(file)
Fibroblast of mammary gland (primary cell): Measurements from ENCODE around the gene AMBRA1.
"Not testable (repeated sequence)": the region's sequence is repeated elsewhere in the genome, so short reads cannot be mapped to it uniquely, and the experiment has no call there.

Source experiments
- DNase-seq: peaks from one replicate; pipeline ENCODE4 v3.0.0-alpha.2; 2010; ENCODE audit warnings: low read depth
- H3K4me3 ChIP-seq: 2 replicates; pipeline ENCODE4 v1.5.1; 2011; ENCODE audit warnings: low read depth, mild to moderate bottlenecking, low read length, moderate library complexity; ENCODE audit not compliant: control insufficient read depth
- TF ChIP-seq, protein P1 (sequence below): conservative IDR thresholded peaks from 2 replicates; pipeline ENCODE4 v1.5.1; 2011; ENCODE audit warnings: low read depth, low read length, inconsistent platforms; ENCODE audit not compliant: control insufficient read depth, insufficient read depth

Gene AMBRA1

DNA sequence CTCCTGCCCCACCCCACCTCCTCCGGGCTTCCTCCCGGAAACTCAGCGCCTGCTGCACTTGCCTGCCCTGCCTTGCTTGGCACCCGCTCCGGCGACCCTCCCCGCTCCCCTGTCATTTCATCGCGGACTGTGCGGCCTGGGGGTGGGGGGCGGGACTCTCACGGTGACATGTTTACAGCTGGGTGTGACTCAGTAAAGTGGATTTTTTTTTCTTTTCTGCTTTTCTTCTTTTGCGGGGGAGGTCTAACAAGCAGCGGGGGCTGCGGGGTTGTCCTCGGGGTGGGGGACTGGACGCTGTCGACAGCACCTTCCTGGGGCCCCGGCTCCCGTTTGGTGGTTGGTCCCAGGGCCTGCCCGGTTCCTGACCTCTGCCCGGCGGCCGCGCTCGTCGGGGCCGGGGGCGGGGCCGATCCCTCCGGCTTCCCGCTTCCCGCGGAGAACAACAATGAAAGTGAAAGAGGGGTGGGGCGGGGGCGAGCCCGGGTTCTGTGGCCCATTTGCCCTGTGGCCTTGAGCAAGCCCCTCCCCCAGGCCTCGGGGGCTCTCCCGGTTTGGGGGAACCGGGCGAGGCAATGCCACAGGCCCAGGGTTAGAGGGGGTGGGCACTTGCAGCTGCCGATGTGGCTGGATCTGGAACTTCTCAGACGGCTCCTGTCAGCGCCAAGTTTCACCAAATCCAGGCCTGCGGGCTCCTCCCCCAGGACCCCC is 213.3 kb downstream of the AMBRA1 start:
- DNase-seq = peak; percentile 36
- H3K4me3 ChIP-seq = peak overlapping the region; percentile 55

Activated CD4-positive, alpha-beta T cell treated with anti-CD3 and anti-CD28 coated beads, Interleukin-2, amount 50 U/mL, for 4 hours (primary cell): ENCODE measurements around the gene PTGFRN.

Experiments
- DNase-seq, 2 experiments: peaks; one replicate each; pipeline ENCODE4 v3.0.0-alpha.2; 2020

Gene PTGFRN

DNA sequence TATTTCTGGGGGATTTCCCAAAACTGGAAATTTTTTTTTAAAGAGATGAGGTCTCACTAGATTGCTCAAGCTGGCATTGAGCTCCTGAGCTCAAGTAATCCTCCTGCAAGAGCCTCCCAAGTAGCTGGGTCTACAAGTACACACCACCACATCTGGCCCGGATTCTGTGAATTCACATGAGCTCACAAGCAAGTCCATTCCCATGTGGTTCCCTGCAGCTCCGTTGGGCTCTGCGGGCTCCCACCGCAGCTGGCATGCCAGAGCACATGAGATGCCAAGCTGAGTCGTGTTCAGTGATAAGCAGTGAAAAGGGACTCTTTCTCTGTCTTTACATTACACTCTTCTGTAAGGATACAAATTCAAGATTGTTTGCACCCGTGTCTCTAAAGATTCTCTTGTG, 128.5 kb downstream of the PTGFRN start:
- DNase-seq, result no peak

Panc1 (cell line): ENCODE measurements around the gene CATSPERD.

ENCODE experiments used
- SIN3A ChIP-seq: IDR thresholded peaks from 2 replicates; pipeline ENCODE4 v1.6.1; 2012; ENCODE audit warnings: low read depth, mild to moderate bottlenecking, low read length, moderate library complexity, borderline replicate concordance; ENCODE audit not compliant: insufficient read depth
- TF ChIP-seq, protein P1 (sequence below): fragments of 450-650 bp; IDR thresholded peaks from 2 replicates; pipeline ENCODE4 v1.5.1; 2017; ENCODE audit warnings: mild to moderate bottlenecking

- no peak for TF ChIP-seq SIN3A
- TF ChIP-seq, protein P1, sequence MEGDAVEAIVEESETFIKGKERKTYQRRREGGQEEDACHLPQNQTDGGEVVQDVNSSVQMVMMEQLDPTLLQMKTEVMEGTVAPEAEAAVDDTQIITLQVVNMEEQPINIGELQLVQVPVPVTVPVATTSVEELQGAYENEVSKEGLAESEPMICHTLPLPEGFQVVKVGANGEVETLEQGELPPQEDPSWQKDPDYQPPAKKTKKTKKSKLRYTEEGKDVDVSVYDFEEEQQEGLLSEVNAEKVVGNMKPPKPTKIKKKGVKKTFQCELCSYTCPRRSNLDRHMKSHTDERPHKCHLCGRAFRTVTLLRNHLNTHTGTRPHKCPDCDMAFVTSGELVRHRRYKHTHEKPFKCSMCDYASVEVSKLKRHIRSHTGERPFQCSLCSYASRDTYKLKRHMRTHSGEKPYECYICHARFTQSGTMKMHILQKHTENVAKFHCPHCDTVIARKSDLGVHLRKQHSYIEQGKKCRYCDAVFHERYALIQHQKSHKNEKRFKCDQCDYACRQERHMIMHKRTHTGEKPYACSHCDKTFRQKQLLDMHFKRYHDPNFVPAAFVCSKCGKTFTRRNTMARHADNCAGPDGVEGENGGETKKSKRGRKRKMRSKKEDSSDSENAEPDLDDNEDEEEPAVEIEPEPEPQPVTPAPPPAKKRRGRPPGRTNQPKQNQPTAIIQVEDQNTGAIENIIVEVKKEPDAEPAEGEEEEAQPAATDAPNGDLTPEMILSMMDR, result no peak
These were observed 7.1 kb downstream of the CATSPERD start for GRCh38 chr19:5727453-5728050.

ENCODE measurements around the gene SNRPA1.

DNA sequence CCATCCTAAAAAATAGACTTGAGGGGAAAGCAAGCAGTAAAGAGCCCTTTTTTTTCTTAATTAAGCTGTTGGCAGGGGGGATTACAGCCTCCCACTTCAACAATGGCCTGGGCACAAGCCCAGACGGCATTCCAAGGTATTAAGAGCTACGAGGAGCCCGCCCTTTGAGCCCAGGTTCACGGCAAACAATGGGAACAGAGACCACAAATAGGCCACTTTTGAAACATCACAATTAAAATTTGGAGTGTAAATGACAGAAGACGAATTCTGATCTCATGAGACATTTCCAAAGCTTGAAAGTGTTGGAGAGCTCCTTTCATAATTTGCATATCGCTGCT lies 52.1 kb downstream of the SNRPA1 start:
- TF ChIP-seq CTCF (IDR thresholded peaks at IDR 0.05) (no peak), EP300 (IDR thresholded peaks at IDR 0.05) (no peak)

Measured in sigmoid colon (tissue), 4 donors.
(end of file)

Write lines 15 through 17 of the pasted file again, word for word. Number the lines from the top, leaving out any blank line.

DNA sequence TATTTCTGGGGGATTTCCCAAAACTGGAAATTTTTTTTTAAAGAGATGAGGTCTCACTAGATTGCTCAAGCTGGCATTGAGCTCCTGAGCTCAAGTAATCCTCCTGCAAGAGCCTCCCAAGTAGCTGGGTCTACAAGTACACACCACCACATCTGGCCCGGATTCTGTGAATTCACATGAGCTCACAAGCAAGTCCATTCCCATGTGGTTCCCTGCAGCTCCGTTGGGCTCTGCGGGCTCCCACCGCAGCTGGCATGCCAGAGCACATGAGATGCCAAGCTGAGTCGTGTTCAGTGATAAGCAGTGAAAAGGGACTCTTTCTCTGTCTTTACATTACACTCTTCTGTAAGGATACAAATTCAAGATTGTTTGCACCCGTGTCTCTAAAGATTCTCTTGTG, 128.5 kb downstream of the PTGFRN start:
- DNase-seq, result no peak

Panc1 (cell line): ENCODE measurements around the gene CATSPERD.